In fact, the concept of social cohesion in Islam designed as a process for cultivating the person's conscience, morale, and soul, and the nourishment of his/her individual abilities and gifts for valuable and beneficial pursuit. Durkheim explains that people who observe or carry out religious tradition, ritual, or ceremonies do so not merely for religious purposes, but to convey as well their identification with the spiritual faith and all of its devotees. Moreover, religious traditions function to remind people of the principles of their religious faith (Kimmel and Aronson 116). The everyday Islamic prayer, for instance, profess God's omnipotence. The Sharia teaches members of Islam the practices and customs that foster solidarity, compassion, and co-operation among the adherents, which is a clear objective of Islamic law itself. Hence, for instance, if a Muslim shows compassion for another Muslim by virtue of God's command, s/he must let the person know about that feeling. The explanation for such action has been mentioned in the Hadith: “If one of you loves his brother for the sake of God, he should inform of that as this will make the bond longer lasting and the love more confirmed” (Murad 111). This passage clearly values a strong social bond among Muslims.
Besides these desirable actions, when a Muslim stays away from the prohibited actions, the outcome will also be desirable for the social bond within the Islamic community. Simply put, when a Muslim does not practice cheating, deception, slandering, backstabbing and so on, no desirable outcome will arise from nonparticipation to in these wicked acts that Islamic law has openly prohibited (Mohammed 84). Hence, it is reasonable to believe that social cohesion within Islam is certainly one of the most desired objectives by the religion. Moreover, actual, doable measures are specified to guarantee that this objective will be fulfilled.
Durkheim also argues that religion serves as a social control for another powerful component of religion-- passion and emotional aspects. Religion serves as a control and expression of emotion which consequently facilitates interpersonal relationship and thus enhances social cohesion within Islam and strengthens religious norms (Dillon 106-7). Emotional expression can be witnessed in such instances as the emotional demonstrations at worship and/or praise festivals or revival gatherings. Nevertheless, the social control that Islam puts on emotional display and expression are accomplished through the establishment of appropriate and inappropriate norms and acts. This body of social controls contributes to the positive functioning of society.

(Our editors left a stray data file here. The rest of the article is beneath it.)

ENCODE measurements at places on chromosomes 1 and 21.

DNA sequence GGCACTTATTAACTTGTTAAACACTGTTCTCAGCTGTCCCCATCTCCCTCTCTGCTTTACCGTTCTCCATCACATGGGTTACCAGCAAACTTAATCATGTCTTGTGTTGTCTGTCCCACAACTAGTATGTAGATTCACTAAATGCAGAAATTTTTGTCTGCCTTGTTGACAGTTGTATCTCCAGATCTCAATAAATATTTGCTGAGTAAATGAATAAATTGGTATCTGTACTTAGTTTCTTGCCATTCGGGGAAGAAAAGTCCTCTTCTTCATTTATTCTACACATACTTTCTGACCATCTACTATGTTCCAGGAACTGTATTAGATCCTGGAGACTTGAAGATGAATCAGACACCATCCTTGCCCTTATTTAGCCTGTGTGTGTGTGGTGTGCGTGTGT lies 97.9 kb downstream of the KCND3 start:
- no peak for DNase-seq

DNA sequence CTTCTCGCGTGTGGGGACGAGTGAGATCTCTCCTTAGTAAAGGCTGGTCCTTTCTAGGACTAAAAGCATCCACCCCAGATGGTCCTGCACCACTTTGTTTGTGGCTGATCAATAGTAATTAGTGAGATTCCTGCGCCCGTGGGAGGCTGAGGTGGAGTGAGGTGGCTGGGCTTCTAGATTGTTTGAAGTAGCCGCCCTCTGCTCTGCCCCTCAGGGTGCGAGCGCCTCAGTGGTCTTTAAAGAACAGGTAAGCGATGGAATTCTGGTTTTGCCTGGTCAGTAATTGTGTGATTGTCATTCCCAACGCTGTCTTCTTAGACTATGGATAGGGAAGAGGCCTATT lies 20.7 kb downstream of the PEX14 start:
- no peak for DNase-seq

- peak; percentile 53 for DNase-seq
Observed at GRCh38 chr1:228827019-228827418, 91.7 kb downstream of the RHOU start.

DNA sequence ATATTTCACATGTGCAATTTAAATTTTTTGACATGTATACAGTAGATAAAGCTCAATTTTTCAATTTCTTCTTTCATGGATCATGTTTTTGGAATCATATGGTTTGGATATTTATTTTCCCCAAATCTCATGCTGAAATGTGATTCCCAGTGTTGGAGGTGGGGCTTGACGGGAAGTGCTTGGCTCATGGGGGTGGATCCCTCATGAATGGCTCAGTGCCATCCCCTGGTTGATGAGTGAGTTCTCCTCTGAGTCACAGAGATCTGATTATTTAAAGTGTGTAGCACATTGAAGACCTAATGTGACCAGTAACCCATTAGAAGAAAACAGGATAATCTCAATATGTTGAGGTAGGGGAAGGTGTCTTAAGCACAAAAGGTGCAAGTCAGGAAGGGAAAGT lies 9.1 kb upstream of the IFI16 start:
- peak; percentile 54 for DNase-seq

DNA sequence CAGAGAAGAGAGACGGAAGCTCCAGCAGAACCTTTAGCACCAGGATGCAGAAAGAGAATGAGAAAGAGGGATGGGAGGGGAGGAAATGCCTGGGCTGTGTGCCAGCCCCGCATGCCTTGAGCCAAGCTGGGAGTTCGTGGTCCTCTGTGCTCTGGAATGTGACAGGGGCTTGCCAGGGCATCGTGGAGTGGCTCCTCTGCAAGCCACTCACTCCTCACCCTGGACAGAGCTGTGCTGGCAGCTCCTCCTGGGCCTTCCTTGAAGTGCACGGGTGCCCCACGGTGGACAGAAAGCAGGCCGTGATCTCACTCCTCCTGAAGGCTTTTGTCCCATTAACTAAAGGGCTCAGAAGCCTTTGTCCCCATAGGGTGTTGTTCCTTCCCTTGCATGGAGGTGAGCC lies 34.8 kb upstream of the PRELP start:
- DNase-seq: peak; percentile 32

For both society and the individual, morality is the social control that ensures the survival of society. While valuing individual rights within a wide-ranging Islamic paradigm, Islam is focused as well on the society's moral wellbeing. Hence, all that contributes to the wellbeing of the society and the individual is morally desirable within Islam, and all that is damaging is immoral (Murad 62). Because of its value to a fair, just, and productive society, Islam promotes and strengthens morality and actions that result in the reinforcement of moral behavior. In essence, it is through morality that Islam functions as an instrument of both social cohesion and social control.
Durkheim has provided a comprehensive explanation of religion within the functionalist perspective, arguing that religion promotes social cohesion, meaning, and social control for the continued existence of society. Islam is one of the religions that value social cohesion and social control. It is evident in their Islamic law, Sunnah, Hadith, and other religious documents. In essence, Islam is a perfect example of Durkheim's functionalist theory of religion.
Dillon, Michele. Introduction to Sociological Theory: Theorists, Concepts, and their Applicability to the Twenty-First Century. UK: John Wiley & Sons, 2009. Print.
Kimmel, Michael and Amy Aronson. Sociology Now: The Essentials. New York: Allyn & Bacon, 2011. Print.
IntroductiontoIslam.org. “Interesting Articles on Islam.” IntroductiontoIslam.org N.p., 2016. Web. 24 April 2016.
Mohammed, Riza and Dilwar Hussain. Islam: The Way of Revival. UK: Kube Publishing Ltd., 2015. Print.
Murad, Omar. Understanding Islam. New York: AuthorHouse, 2011. Print.
Zarabozo, Jamaal al-Din. Commentary on the Forty Hadith of Al-Nawawi. Bloomington, Indiana: Indiana University, 1999.